Kochi (or commonly known by its former colonial name, Cochin), was where my Keralan journey began. From centuries before, its coastline has seen the landings of traders and colonists from far afield. Like them, I too was lured by Kerala’s natural charm.
Modern Kochi is the gateway to Kerala (the lush southern Indian state) for most tourists. Its airport can boast being the first in the world to fully operate on solar power. A newer and larger international terminal was inaugurated a few weeks ago (although it will only be functional in a few months’ time), and efforts are underway to power it similarly. This is an impressive achievement for India, considering the large scale developments that are taking place in the country. The ride from the airport into town passed towering residential and hotel apartment blocks, many still in the process of being built.
Old Kochi still exists and has evolved with centuries of changes. It was central to the spice trade and attracted Arab and Chinese merchants to its port. The Portuguese, led by Vasco da Gama on his epic journey around the Cape of Good Hope, eventually landed on what was then known as the Malabar Coast. A Portuguese fort was established but was later conquered by the Dutch and eventually the British. The St Francis Church (the oldest European church in India, built 1503), changed from Catholic (during the Portuguese era), to Protestant (in the Dutch era) and has remained Anglican (since the British took over).
Kochi also has the oldest functioning synagogue outside of Europe. Jewish links date back to the time of Solomon, however, the remaining Cochin Jews, trace their roots from Iberia, where their ancestors escaped the Inquisition. After the creation of the State of Israel in 1947, most Jews emigrated, and today there are only five remaining in Kochi.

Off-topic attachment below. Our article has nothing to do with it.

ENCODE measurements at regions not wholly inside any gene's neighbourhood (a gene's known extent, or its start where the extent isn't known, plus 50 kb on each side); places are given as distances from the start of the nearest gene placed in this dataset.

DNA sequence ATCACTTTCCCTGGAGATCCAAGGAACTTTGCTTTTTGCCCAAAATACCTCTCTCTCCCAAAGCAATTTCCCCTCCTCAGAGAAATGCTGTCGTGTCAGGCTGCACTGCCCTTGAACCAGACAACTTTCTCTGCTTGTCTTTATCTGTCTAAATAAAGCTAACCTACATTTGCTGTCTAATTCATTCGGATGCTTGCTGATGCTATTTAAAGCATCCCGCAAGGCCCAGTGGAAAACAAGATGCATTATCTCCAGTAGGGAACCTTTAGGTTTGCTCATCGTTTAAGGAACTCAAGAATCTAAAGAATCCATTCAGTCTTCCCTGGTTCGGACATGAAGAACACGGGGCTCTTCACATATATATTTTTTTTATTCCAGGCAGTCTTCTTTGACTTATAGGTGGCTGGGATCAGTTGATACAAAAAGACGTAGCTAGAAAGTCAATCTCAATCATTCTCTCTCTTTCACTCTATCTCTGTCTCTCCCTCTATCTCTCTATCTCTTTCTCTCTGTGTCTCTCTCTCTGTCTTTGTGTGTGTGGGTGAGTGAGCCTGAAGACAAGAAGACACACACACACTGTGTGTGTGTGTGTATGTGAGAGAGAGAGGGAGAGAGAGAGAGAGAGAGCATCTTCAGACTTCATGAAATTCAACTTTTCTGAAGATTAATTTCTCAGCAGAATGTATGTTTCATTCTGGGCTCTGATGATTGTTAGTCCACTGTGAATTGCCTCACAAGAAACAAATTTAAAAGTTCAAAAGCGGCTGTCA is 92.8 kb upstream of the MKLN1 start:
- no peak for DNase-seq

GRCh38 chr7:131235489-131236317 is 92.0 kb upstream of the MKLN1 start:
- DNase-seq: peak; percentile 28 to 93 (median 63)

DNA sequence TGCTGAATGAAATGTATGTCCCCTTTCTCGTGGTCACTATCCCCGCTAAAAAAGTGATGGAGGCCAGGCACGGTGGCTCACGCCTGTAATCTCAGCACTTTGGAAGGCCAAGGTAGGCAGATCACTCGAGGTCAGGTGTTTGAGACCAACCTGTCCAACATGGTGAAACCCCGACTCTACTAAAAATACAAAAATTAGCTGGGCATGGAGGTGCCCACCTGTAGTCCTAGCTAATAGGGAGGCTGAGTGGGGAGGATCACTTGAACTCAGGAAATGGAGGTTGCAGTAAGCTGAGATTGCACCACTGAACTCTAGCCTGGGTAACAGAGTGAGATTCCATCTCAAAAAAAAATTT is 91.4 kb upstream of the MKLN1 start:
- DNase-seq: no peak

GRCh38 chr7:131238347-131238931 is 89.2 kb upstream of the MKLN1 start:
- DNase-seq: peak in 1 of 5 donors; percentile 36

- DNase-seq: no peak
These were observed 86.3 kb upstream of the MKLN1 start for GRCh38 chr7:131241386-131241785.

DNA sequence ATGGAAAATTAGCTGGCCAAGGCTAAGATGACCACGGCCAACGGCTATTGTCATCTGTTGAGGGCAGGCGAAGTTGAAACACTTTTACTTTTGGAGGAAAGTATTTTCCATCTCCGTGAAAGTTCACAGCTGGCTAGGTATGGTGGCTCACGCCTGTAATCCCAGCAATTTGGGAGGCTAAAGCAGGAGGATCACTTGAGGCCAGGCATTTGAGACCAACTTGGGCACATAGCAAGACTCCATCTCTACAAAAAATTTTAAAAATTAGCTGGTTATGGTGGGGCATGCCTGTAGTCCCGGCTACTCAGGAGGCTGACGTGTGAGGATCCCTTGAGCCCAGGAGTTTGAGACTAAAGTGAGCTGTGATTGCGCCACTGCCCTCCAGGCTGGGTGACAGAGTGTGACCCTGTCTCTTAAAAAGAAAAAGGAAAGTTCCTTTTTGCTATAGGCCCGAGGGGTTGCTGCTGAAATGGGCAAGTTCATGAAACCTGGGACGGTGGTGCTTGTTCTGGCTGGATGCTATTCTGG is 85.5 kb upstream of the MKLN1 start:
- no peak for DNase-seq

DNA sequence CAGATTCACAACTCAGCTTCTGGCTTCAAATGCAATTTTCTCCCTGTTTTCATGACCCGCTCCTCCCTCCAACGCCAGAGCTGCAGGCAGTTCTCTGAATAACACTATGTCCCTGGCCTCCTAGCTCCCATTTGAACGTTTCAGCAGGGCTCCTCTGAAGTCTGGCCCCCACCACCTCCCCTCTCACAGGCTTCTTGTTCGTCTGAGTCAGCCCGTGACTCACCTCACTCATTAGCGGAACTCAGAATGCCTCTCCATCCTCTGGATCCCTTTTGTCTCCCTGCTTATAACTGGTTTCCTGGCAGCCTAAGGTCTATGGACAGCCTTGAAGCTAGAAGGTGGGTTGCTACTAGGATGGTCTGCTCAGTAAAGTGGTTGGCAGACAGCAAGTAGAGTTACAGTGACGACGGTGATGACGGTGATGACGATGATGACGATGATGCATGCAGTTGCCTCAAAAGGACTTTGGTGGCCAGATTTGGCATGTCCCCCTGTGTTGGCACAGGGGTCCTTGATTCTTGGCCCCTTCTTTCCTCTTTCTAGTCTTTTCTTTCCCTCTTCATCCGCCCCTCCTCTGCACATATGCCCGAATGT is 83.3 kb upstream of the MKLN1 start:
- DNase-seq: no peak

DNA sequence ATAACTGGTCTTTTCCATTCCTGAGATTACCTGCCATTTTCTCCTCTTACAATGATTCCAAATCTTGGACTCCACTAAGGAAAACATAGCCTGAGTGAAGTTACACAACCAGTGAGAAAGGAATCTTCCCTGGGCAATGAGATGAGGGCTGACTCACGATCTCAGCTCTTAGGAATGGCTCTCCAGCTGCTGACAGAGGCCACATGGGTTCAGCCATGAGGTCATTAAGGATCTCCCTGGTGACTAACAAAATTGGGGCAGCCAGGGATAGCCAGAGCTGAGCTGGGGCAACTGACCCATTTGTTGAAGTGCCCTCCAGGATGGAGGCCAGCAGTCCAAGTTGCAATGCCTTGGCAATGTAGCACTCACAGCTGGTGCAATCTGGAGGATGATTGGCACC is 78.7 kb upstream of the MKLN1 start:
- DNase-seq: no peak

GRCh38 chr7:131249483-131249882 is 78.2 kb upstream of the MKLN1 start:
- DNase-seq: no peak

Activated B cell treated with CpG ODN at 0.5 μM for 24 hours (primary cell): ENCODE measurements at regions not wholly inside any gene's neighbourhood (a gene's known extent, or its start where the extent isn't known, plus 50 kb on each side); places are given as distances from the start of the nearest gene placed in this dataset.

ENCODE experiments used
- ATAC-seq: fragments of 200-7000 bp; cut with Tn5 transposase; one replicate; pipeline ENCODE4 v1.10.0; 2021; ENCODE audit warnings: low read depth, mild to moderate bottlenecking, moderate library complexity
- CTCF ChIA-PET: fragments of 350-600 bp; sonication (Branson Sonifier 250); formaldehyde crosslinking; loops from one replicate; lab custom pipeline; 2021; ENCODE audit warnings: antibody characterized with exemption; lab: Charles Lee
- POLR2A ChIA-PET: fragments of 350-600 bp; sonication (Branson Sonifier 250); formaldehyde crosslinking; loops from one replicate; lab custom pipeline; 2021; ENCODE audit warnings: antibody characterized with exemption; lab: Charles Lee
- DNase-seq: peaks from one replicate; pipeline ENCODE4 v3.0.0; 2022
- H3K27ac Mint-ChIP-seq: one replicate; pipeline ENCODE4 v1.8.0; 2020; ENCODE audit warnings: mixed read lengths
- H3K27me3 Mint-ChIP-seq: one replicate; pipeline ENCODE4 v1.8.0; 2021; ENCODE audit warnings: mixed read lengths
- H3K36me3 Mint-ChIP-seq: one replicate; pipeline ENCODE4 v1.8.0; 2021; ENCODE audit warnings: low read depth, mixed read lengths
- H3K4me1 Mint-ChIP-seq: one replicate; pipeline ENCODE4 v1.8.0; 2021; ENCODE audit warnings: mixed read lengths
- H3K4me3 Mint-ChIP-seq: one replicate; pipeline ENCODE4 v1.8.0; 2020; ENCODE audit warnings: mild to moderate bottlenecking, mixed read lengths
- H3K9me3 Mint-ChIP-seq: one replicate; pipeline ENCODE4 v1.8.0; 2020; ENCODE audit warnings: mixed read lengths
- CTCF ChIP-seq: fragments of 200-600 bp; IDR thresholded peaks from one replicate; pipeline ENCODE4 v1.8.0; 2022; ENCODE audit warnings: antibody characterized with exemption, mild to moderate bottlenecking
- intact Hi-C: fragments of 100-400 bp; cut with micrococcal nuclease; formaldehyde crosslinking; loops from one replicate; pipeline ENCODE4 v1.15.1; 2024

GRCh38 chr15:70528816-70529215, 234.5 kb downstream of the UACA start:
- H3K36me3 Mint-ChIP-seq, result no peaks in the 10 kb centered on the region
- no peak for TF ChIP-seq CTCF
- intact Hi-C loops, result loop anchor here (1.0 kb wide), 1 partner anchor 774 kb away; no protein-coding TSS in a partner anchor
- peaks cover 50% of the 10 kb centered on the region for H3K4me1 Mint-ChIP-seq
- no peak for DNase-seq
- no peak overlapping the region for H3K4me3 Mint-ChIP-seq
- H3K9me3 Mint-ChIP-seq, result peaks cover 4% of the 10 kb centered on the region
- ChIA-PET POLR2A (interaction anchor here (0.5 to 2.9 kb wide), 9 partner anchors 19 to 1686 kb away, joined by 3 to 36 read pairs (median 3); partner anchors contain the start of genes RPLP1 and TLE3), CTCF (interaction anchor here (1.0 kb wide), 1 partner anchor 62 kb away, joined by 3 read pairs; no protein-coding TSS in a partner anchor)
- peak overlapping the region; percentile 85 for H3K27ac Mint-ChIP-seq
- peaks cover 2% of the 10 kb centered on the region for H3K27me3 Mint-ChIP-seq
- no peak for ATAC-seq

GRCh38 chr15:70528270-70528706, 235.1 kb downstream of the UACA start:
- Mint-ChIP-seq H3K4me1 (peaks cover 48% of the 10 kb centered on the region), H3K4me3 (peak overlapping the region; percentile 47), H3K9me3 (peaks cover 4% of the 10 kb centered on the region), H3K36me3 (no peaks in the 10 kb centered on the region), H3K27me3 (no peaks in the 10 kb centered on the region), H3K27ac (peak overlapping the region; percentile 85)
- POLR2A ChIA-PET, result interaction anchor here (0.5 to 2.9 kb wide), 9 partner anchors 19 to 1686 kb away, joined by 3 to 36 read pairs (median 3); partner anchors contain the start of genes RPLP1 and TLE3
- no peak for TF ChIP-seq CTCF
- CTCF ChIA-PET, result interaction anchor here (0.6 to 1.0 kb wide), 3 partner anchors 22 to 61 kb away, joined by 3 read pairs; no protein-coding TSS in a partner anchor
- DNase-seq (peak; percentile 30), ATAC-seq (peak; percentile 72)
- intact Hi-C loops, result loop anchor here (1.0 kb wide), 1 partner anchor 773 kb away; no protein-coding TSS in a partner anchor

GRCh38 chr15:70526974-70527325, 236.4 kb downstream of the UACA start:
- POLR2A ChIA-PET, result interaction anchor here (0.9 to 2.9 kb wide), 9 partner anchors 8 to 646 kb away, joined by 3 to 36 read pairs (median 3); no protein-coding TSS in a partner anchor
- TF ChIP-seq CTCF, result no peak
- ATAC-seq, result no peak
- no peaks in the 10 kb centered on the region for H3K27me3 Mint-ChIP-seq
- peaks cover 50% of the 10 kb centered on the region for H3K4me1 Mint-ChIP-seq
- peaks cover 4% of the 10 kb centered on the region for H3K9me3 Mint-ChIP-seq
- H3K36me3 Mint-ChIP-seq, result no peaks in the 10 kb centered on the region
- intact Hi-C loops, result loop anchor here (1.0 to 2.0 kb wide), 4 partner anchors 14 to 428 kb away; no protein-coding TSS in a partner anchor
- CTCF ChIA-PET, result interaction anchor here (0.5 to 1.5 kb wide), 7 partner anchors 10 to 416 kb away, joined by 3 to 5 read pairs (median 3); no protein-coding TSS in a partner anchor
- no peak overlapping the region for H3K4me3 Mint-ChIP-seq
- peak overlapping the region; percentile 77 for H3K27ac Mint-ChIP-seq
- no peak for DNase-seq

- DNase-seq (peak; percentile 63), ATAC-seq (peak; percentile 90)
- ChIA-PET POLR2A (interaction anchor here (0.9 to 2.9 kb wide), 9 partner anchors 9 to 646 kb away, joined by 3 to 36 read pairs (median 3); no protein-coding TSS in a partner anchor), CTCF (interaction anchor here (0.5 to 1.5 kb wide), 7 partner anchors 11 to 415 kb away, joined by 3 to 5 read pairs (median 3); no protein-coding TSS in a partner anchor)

(Interestingly, the oldest mosque in India is also on the Malabar Coast and was built in the year 629, when the Chera king travelled to Arabia, met the Prophet Muhammad and embraced Islam.)
Kochi’s history is what makes a visit to the town interesting. But there are other sights as well, such as the ingenious fishing nets (introduced by Chinese centuries before) that function on the beach in old Cochin. The laundry works are not as vast as Mumbai’s Dhobi Ghat, but are worth a quick look at. And then there are the many markets that thrive.
My stay in Kochi was brief as I was eager to continue my travels in Kerala, to see what attracted many more before me to this lush paradise. Next on my journey will be Munnar, one of Kerala’s towns in the High Ranges. Read about it here.